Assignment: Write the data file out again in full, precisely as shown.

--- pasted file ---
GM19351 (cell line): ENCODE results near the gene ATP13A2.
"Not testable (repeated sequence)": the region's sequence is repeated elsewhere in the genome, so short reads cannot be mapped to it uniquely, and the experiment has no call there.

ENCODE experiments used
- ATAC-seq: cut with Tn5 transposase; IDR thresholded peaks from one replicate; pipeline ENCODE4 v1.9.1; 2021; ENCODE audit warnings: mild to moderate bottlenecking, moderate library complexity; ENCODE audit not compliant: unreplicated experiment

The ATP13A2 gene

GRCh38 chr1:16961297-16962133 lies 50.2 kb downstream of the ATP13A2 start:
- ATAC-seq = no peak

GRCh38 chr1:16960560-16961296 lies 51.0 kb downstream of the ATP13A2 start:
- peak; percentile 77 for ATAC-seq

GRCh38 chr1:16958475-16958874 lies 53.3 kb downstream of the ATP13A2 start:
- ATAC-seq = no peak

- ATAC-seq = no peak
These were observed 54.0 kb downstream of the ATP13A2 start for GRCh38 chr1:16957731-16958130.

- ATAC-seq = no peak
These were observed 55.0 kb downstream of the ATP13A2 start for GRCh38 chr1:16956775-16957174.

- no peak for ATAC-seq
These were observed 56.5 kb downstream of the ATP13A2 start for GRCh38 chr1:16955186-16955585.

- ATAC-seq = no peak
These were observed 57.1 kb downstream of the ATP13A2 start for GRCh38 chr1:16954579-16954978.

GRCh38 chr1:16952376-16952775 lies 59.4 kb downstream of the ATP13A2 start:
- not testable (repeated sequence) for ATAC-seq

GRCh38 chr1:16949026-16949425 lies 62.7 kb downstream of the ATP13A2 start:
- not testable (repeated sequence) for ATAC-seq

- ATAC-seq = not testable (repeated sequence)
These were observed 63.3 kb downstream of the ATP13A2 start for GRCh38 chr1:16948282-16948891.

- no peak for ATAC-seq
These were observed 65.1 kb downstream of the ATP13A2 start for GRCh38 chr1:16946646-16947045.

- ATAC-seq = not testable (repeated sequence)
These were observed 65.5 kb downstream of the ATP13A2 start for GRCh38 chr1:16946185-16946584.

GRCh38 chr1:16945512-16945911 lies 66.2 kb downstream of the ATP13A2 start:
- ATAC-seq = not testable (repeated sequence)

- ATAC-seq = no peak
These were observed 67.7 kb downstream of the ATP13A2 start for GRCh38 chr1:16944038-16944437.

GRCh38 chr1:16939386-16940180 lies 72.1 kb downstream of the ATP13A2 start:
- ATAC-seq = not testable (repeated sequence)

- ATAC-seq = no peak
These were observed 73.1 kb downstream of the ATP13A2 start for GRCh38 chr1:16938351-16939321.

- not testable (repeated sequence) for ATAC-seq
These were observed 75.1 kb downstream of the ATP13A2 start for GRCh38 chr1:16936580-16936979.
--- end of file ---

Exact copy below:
GM19351 (cell line): ENCODE results near the gene ATP13A2.
"Not testable (repeated sequence)": the region's sequence is repeated elsewhere in the genome, so short reads cannot be mapped to it uniquely, and the experiment has no call there.

ENCODE experiments used
- ATAC-seq: cut with Tn5 transposase; IDR thresholded peaks from one replicate; pipeline ENCODE4 v1.9.1; 2021; ENCODE audit warnings: mild to moderate bottlenecking, moderate library complexity; ENCODE audit not compliant: unreplicated experiment

The ATP13A2 gene

GRCh38 chr1:16961297-16962133 lies 50.2 kb downstream of the ATP13A2 start:
- ATAC-seq = no peak

GRCh38 chr1:16960560-16961296 lies 51.0 kb downstream of the ATP13A2 start:
- peak; percentile 77 for ATAC-seq

GRCh38 chr1:16958475-16958874 lies 53.3 kb downstream of the ATP13A2 start:
- ATAC-seq = no peak

- ATAC-seq = no peak
These were observed 54.0 kb downstream of the ATP13A2 start for GRCh38 chr1:16957731-16958130.

- ATAC-seq = no peak
These were observed 55.0 kb downstream of the ATP13A2 start for GRCh38 chr1:16956775-16957174.

- no peak for ATAC-seq
These were observed 56.5 kb downstream of the ATP13A2 start for GRCh38 chr1:16955186-16955585.

- ATAC-seq = no peak
These were observed 57.1 kb downstream of the ATP13A2 start for GRCh38 chr1:16954579-16954978.

GRCh38 chr1:16952376-16952775 lies 59.4 kb downstream of the ATP13A2 start:
- not testable (repeated sequence) for ATAC-seq

GRCh38 chr1:16949026-16949425 lies 62.7 kb downstream of the ATP13A2 start:
- not testable (repeated sequence) for ATAC-seq

- ATAC-seq = not testable (repeated sequence)
These were observed 63.3 kb downstream of the ATP13A2 start for GRCh38 chr1:16948282-16948891.

- no peak for ATAC-seq
These were observed 65.1 kb downstream of the ATP13A2 start for GRCh38 chr1:16946646-16947045.

- ATAC-seq = not testable (repeated sequence)
These were observed 65.5 kb downstream of the ATP13A2 start for GRCh38 chr1:16946185-16946584.

GRCh38 chr1:16945512-16945911 lies 66.2 kb downstream of the ATP13A2 start:
- ATAC-seq = not testable (repeated sequence)

- ATAC-seq = no peak
These were observed 67.7 kb downstream of the ATP13A2 start for GRCh38 chr1:16944038-16944437.

GRCh38 chr1:16939386-16940180 lies 72.1 kb downstream of the ATP13A2 start:
- ATAC-seq = not testable (repeated sequence)

- ATAC-seq = no peak
These were observed 73.1 kb downstream of the ATP13A2 start for GRCh38 chr1:16938351-16939321.

- not testable (repeated sequence) for ATAC-seq
These were observed 75.1 kb downstream of the ATP13A2 start for GRCh38 chr1:16936580-16936979.